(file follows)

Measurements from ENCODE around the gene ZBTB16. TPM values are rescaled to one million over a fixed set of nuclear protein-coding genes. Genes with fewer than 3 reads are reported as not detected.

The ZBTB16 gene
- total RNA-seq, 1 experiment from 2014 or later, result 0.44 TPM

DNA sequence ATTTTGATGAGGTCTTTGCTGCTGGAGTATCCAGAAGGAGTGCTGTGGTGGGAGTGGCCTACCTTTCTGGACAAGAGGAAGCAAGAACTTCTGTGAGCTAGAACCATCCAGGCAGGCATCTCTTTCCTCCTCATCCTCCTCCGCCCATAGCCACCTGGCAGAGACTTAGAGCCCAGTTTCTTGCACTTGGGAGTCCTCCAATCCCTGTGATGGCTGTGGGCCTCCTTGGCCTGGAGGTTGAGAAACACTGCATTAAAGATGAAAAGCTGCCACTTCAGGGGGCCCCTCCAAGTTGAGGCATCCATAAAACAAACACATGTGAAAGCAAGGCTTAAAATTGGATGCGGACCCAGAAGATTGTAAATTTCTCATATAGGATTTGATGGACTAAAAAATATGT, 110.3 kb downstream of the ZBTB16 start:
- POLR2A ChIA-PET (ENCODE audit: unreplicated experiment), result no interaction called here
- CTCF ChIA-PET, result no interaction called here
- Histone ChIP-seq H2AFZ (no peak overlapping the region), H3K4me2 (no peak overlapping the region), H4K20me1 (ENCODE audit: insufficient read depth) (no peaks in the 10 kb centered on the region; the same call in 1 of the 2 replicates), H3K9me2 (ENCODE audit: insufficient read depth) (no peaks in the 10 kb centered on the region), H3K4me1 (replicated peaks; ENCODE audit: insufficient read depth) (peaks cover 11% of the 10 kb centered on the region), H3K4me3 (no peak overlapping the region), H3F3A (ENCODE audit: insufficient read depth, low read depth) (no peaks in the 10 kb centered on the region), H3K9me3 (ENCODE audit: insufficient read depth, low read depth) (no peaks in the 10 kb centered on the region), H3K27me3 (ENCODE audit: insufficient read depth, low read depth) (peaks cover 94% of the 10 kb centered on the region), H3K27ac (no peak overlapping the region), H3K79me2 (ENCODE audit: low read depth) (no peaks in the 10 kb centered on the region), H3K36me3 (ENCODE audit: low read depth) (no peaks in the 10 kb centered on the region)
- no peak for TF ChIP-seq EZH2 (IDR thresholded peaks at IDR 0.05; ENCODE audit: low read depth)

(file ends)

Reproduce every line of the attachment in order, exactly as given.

Measurements from ENCODE around the gene ZBTB16. TPM values are rescaled to one million over a fixed set of nuclear protein-coding genes. Genes with fewer than 3 reads are reported as not detected.

The ZBTB16 gene
- total RNA-seq, 1 experiment from 2014 or later, result 0.44 TPM

DNA sequence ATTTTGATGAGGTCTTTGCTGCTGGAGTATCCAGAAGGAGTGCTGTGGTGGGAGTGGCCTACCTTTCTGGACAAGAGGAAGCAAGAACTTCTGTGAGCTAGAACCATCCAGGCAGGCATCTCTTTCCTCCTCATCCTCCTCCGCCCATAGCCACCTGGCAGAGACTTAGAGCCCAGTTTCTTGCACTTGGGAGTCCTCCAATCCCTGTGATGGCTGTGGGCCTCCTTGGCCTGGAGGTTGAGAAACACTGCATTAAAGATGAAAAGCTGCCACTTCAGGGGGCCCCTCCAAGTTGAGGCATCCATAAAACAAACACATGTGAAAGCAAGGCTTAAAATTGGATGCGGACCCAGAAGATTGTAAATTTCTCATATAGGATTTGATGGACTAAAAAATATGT, 110.3 kb downstream of the ZBTB16 start:
- POLR2A ChIA-PET (ENCODE audit: unreplicated experiment), result no interaction called here
- CTCF ChIA-PET, result no interaction called here
- Histone ChIP-seq H2AFZ (no peak overlapping the region), H3K4me2 (no peak overlapping the region), H4K20me1 (ENCODE audit: insufficient read depth) (no peaks in the 10 kb centered on the region; the same call in 1 of the 2 replicates), H3K9me2 (ENCODE audit: insufficient read depth) (no peaks in the 10 kb centered on the region), H3K4me1 (replicated peaks; ENCODE audit: insufficient read depth) (peaks cover 11% of the 10 kb centered on the region), H3K4me3 (no peak overlapping the region), H3F3A (ENCODE audit: insufficient read depth, low read depth) (no peaks in the 10 kb centered on the region), H3K9me3 (ENCODE audit: insufficient read depth, low read depth) (no peaks in the 10 kb centered on the region), H3K27me3 (ENCODE audit: insufficient read depth, low read depth) (peaks cover 94% of the 10 kb centered on the region), H3K27ac (no peak overlapping the region), H3K79me2 (ENCODE audit: low read depth) (no peaks in the 10 kb centered on the region), H3K36me3 (ENCODE audit: low read depth) (no peaks in the 10 kb centered on the region)
- no peak for TF ChIP-seq EZH2 (IDR thresholded peaks at IDR 0.05; ENCODE audit: low read depth)